Estimated Bounds for Zeros of Polynomials from Traces of Graeffe Matrices


In this paper, we combine Graeffe matrices with the classical numerical method of Dandelin-Graeffe to estimate bounds for the moduli of the zeros of polynomials. Furthermore, we give some examples showing significant gain for the convergence towards the polynomials dominant zeros moduli.

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Tessa, O. , Salou, M. and Amidou, M. (2014) Estimated Bounds for Zeros of Polynomials from Traces of Graeffe Matrices. Advances in Linear Algebra & Matrix Theory, 4, 210-215. doi: 10.4236/alamt.2014.44019.

1. Introduction

Deriving zero bounds for polynomials is a classical problem that has been proven essential in various disciplines such as controling engineering problems, eigenvalue problems in mathematical physics, and digital audio signal processing problems―to name just a few [1] . Specially, a large number of research papers have given bounds of their moduli, e.g., well-known and classical bounds named after Cauchy, Montel and Kojima [2] [3] ; more advanced results can be found in [4] - [8] and references therein. Furthermore, bounds for the zeros of poly- nomials were needed in achieving some numerical computation methods, as providing information on the location of the zeros can be used to find initial guesses for iterative computation algorithms.

An estimated value of the largest moduli of the roots of a polynomial can be obtained as a limit of a sum of power of these roots using resultants [9] . However, it is well-known that computation of polynomials resultants is tedious and expensive; for this, we proceed by determining the trace of the Graffe matrix of order m of the polynomial P, which is exactly the sum of the m-th powers of the eigenvalues of the companion matrix of P. So we get our main result relying on Dandelin-Graeffe method to estimate the largest moduli bounds of the roots of P. This seems to be a significant progress compared to the use of resultants; moreover, it reveals a substantial convergence gain, teaming up with an approach used in [7] . This finding is rather significant in the large available methods used to improve the location of the zeros of polynomials.

The rest of the paper is organized as follows. In Section 2, we introduce the Graeffe matrix of a complex polynomial P and derive its trace from the classical Jordan normal form. In Section 3, we extend the Dandelin- Graeffe’s method to find the maximum moduli of the zeros of P, relying on the limit of Graeffe matrix’s trace of P. Through some examples, Section 3 illustrates that a few iterations of Graeffe’s matrix trace can give very tight bounds for the absolute value of the zeros of polynomials, with comparatively fast convergence.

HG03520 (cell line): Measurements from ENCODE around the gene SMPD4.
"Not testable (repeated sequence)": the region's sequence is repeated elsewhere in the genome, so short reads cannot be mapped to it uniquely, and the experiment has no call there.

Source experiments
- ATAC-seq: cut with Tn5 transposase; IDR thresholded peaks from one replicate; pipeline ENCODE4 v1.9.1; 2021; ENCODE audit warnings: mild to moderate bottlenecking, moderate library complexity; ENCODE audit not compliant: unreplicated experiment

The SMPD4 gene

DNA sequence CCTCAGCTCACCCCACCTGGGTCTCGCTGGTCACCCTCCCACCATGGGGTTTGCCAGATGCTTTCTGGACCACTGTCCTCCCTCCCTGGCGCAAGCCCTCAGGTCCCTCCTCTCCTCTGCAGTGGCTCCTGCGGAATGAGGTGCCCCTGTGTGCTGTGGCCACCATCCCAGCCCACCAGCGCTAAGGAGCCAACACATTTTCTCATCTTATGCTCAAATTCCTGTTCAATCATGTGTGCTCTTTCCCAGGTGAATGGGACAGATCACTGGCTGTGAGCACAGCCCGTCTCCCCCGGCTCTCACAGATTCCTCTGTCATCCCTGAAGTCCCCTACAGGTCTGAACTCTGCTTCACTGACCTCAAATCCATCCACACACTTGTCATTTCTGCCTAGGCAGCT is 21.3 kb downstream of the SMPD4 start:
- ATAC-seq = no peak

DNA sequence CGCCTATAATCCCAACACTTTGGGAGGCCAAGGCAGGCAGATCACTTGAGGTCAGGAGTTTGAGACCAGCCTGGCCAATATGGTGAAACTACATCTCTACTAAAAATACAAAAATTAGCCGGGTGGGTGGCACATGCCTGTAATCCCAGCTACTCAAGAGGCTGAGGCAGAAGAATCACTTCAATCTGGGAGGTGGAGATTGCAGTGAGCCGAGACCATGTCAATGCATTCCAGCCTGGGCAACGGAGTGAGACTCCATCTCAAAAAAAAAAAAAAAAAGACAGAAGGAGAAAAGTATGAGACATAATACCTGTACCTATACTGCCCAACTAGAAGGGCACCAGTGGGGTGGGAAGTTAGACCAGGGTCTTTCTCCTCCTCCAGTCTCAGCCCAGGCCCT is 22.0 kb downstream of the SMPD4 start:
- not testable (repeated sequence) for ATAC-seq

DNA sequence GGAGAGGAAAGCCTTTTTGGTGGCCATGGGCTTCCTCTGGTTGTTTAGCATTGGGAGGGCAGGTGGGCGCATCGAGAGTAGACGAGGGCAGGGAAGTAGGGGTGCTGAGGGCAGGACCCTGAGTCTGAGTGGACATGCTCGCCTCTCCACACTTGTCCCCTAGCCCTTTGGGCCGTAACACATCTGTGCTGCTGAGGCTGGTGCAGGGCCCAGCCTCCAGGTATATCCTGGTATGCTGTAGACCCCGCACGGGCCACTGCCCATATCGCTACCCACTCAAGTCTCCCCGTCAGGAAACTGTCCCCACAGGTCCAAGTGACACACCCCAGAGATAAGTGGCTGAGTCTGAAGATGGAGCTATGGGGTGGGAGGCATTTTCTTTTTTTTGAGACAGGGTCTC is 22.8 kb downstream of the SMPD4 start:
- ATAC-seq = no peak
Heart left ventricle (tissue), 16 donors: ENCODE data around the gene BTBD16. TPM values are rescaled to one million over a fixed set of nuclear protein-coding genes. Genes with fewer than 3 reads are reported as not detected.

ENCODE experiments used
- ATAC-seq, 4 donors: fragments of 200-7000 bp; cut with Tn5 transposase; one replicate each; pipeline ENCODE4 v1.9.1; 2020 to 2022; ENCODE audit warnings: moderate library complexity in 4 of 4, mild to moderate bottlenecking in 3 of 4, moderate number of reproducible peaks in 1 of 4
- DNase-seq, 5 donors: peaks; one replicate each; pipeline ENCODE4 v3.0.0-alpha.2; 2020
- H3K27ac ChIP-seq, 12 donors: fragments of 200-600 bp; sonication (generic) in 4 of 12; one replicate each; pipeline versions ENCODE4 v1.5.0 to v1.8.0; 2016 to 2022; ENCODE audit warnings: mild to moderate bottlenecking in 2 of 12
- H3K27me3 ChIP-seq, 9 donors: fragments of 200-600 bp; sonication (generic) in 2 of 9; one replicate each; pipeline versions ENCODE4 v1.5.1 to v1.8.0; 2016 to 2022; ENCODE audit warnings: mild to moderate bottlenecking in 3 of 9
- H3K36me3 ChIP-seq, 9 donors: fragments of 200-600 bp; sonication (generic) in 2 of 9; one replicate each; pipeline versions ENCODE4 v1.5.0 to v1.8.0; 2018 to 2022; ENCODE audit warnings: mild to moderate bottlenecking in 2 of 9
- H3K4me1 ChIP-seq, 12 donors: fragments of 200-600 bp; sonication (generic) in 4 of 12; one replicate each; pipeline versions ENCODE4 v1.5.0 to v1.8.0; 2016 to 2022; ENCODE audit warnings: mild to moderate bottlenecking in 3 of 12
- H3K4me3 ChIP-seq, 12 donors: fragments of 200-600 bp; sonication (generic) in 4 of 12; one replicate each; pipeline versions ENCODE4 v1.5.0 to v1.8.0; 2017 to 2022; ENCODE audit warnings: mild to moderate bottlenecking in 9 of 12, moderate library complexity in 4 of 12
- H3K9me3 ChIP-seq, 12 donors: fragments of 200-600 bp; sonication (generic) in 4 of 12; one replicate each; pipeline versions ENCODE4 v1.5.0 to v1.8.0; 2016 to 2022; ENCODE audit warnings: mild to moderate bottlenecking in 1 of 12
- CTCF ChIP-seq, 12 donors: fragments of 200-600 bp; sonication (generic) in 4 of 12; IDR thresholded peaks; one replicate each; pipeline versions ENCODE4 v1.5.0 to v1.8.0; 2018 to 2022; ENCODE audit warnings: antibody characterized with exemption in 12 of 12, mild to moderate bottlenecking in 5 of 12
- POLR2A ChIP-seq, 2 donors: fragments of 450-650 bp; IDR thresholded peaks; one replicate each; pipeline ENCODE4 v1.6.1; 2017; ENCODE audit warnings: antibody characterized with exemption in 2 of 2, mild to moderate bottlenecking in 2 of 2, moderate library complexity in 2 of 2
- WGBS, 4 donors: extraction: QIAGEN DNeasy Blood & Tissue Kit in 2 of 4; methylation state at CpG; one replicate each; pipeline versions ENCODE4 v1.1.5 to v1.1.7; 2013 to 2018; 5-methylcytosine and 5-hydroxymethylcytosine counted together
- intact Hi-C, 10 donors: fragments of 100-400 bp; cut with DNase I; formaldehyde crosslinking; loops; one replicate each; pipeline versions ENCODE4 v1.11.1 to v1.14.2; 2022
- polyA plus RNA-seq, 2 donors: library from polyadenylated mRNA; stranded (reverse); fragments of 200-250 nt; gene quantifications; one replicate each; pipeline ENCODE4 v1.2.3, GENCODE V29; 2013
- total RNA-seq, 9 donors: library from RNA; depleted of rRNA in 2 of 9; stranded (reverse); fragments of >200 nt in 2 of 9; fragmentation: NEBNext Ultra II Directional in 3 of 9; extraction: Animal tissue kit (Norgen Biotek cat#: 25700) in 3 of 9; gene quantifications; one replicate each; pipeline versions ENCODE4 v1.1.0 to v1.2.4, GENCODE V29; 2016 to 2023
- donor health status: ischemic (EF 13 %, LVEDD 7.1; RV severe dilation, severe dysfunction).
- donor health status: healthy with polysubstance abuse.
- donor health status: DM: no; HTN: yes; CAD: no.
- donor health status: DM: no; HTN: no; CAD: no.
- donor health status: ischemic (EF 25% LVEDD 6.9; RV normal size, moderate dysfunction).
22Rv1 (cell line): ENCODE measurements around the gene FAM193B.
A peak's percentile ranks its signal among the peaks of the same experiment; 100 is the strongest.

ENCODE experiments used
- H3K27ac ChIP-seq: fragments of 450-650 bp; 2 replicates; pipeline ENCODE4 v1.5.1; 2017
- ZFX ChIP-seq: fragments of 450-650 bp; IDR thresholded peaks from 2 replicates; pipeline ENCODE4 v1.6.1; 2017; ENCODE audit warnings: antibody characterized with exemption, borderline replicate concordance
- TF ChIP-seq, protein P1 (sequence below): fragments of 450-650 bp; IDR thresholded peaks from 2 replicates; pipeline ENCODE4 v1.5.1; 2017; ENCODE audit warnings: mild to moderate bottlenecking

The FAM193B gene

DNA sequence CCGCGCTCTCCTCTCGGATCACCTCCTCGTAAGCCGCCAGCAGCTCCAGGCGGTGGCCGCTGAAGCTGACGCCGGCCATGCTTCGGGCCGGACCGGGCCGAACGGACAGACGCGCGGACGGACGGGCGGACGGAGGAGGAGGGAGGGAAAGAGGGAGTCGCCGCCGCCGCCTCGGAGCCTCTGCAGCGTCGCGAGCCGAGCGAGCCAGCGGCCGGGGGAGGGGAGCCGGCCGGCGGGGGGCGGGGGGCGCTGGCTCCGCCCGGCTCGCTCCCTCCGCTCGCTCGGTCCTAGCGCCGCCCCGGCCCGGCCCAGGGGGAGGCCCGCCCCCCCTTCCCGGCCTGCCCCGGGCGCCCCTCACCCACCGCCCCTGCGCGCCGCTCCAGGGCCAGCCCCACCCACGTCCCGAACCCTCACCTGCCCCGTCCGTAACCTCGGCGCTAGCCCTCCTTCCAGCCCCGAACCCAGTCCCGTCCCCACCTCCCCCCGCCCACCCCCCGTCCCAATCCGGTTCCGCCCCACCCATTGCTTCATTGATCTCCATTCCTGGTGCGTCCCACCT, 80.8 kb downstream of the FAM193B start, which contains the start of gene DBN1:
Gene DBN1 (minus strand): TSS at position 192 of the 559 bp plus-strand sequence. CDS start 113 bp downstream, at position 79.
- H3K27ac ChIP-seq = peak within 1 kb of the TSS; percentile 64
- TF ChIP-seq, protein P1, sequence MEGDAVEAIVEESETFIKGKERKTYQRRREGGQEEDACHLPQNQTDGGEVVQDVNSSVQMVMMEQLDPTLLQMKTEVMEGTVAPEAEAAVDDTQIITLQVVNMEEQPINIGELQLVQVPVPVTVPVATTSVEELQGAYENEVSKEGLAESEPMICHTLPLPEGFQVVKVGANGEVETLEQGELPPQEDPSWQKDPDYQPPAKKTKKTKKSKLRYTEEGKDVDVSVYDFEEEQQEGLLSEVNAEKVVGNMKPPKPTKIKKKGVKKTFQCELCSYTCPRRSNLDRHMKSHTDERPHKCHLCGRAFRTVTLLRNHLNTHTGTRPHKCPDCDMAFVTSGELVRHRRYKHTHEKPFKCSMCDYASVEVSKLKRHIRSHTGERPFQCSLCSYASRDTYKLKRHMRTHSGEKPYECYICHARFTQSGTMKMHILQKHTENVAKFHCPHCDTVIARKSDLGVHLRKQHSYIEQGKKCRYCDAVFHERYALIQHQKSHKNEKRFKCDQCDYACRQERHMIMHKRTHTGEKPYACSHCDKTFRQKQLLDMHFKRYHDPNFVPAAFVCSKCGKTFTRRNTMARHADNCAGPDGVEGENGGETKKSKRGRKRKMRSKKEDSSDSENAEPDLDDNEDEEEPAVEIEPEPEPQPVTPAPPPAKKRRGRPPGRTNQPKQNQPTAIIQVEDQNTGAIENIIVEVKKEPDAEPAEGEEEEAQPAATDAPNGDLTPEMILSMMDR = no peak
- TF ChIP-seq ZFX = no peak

2. Graeffe Polynomials and Graeffe Matrix’s Trace

For an n-dimensional matrix A, we call the spectrum of A the set of all its eigenvalues, denoted by. Its spectral radius is defined by as the largest magnitude attained by any eigenvalue of A. Setting up the elements of with their geometric and algebraic multiplicities, determines the eigenstructure of A. It’s well-known that all matrices similar to A have the same eigenstructure, specially we have the useful classical lemma [10] :

Lemma 1. A square complex matrix A of order n is similar to a block diagonal matrix

for, each block is a square matrix of order of the form

For, is called a “Jordan block” of and the Jordan normal form of.

Remark: The spectrum of a matrix is identical with the spectrum of its Jordan normal form.

Lemma 2. If is a Jordan block of order of A with eigenvalue and m a positive integer, we have

Proof. For arbitrary indices i and j, it is direct to verify the claim by using a proof by induction.

From the previous result, we deduce the two following corollaries:

Corollary 1. The m-th power of an n-dimensional matrix A is similar to the m-th power of its Jordan normal form as a direct sum of upper triangular matrices. Besides, each triangular block will consist of m-th power of its associate eigenvalue on the main diagonal.

Corollary 2. The trace of the m-th power of A is the sum of the m-th powers of the eigenvalues of A.

Definition 1. For a polynomial of degree d with complex coefficients, we will use the Frobenius companion matrix of defined as

Let be a positive integer and, then the Graeffe matrix of P of order m is defined as the m-th power of, and denoted by.

Definition 2. The characteristic polynomial of is called the Graeffe polynomial of P of order m, denoted by.


1) It can be computed also using resultants, as quoted in the following lemma ( [9] , Thàreme 3.1): assuming that P be a polynomial of degree d and, then.

2) Relying on Proposition 1, it follows that for all, there exists products of square- matrices of order d; moreover, for k + d consecutive index, this number is. With comparatively using resultants, such computing time gain is shown through the following example (Table 1) done via the computer algebra system Maple (see Maple code in Appendix).